ALLEGORY IN EVERYMAN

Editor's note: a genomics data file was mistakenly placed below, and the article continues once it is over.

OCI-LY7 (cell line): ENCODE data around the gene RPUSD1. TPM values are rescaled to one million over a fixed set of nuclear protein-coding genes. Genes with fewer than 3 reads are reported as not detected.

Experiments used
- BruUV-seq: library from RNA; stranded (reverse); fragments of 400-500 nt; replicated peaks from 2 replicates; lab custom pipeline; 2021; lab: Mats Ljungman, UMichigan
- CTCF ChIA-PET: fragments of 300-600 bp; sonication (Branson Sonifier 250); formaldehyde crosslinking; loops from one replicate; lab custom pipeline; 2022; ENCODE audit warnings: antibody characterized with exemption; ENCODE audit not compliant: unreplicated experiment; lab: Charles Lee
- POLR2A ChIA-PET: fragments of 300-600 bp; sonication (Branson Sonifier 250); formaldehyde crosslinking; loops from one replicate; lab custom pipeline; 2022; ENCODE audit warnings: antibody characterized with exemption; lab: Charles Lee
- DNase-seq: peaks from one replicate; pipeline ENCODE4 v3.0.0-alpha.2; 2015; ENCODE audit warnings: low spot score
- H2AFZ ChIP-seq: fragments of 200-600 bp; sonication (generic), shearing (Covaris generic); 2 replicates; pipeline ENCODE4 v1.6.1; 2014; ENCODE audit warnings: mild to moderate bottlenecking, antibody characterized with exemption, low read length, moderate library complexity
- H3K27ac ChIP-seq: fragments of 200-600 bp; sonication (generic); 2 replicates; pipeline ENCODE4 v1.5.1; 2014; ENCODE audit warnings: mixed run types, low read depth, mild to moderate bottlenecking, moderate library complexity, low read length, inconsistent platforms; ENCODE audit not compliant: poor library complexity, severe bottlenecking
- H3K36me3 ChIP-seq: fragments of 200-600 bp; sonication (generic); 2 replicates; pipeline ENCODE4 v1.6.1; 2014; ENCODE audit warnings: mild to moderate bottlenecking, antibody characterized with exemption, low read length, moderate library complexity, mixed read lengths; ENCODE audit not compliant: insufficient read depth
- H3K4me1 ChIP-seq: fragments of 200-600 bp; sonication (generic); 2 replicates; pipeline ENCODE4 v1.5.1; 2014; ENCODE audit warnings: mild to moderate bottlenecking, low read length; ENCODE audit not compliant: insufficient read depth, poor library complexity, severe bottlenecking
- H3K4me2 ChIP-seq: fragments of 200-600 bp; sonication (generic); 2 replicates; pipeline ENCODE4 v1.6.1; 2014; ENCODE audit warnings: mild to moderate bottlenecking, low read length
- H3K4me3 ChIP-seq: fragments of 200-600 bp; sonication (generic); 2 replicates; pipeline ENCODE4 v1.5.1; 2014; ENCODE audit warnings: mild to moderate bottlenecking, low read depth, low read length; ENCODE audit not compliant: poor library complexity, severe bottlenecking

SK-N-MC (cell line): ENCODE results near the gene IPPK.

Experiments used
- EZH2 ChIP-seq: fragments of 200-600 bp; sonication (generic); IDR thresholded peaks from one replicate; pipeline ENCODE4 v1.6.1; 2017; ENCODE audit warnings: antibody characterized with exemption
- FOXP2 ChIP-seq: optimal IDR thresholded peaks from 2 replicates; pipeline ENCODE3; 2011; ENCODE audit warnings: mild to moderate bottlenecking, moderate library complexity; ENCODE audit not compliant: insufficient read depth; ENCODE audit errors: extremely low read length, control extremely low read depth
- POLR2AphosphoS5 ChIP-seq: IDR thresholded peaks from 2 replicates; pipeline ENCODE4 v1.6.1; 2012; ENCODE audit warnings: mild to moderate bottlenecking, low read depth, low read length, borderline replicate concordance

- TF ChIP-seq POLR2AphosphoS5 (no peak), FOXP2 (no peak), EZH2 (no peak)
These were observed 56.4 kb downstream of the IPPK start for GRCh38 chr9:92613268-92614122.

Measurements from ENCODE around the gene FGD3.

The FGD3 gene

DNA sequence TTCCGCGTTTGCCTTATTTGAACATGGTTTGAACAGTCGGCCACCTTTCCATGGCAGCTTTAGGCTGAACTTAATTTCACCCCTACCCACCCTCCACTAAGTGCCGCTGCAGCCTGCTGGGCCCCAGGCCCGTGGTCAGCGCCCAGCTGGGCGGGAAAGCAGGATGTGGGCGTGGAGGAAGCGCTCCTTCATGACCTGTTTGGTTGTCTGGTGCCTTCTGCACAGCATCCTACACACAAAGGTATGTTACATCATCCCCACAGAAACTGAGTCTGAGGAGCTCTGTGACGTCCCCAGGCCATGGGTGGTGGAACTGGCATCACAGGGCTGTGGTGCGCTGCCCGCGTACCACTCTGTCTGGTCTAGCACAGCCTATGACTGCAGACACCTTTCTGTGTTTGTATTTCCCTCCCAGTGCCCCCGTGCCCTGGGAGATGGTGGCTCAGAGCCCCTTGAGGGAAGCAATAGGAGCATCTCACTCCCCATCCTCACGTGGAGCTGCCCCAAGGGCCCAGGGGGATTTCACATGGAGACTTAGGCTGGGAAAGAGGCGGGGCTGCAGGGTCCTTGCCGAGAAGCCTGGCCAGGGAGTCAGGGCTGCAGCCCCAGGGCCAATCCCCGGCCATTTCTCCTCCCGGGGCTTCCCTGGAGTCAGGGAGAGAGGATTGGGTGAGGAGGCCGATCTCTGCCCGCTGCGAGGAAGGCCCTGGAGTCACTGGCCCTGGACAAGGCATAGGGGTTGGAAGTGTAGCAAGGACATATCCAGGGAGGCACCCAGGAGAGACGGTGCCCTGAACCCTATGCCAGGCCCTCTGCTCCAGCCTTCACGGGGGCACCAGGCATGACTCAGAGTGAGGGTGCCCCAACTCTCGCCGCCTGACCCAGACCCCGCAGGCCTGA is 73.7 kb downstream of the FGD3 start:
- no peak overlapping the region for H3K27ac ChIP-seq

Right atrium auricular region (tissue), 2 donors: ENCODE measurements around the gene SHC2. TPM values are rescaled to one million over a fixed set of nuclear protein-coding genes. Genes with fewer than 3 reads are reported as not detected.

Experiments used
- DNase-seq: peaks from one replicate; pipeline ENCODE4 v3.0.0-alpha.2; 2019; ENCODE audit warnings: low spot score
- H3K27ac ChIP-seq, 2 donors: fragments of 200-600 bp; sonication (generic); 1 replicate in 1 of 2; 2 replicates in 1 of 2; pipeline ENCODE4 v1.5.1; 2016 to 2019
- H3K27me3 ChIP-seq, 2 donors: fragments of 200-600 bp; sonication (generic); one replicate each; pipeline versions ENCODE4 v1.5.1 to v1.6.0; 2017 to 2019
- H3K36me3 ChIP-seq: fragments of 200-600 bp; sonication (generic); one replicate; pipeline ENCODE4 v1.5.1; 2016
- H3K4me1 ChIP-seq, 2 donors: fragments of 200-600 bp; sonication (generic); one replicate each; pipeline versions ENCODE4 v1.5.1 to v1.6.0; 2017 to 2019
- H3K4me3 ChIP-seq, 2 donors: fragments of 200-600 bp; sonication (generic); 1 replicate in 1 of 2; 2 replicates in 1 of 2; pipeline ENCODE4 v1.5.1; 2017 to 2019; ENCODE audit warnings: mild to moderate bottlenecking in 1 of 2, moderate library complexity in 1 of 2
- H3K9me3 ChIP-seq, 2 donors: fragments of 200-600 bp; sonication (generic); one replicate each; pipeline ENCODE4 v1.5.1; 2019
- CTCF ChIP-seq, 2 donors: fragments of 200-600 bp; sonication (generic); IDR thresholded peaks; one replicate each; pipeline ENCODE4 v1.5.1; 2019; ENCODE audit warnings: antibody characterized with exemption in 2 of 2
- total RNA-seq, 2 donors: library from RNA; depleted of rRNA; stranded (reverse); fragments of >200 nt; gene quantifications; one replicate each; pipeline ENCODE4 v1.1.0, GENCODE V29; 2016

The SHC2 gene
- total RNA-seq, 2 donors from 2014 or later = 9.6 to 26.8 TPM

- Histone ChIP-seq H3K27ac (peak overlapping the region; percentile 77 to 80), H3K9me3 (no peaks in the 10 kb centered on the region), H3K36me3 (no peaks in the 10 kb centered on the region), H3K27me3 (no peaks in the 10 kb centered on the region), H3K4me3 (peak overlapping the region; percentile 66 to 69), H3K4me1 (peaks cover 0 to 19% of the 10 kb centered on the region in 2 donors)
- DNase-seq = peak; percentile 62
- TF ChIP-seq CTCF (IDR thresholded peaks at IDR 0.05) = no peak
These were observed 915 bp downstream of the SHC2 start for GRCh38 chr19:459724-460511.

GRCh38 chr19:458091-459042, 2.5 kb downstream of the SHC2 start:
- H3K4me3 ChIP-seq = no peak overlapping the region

Allegory is a form in which objects, people and actions are equated with the meanings that lie outside the narrative itself. The underlying meaning has moral, social, religious, or political significance and characters are often personifications of abstract ideas such as charity, knowledge, or death. Thus, the allegory is a narrative in which the characters and action have two levels of meaning. It must make sense at both levels. All of the literal pieces must be suitable to tell a story, and all the symbolic pieces must fit together to teach a moral. Everyman is a dramatized allegory. In the play Everyman is the allegorical figure of every man, he represents all mankind. He is summoned by the allegorical figure of death to a journey to God. Here, the first level of meaning is literal; a man is going on a trip, the second level is symbolic; Everyman’s life is a journey from birth to death, it’s a journey to his final reckoning. He represents all mankind because every man makes this same trip. God sends Death to summon him. Death is the means by which man finally meets God. Everyman is shocked when he arrives. Like most man, Everyman is unprepared for death and seeks extra time. In this respect, he is like all men, who would ask for time to make final plans. Also in this play God appears as a character. God represents salvation. The focus is how religion and belief in God will help man overcome any difficulties, including death. The play shows us not only how every man should meet death, but also how every man should live. Along the way Everyman tries to convince other characters to accompany him. The other characters are also allegorical, each character personifies an abstract idea like Fellowship, Kindred and Cousin, Goods, Good Deeds, Knowledge, Beauty, Strength, Five Wits. In his time of need he is deserted by his companions and wealth. He loses his Fellowship, Kindred, Cousin, and Goods. He also loses Beauty, Strength, Discretion and...
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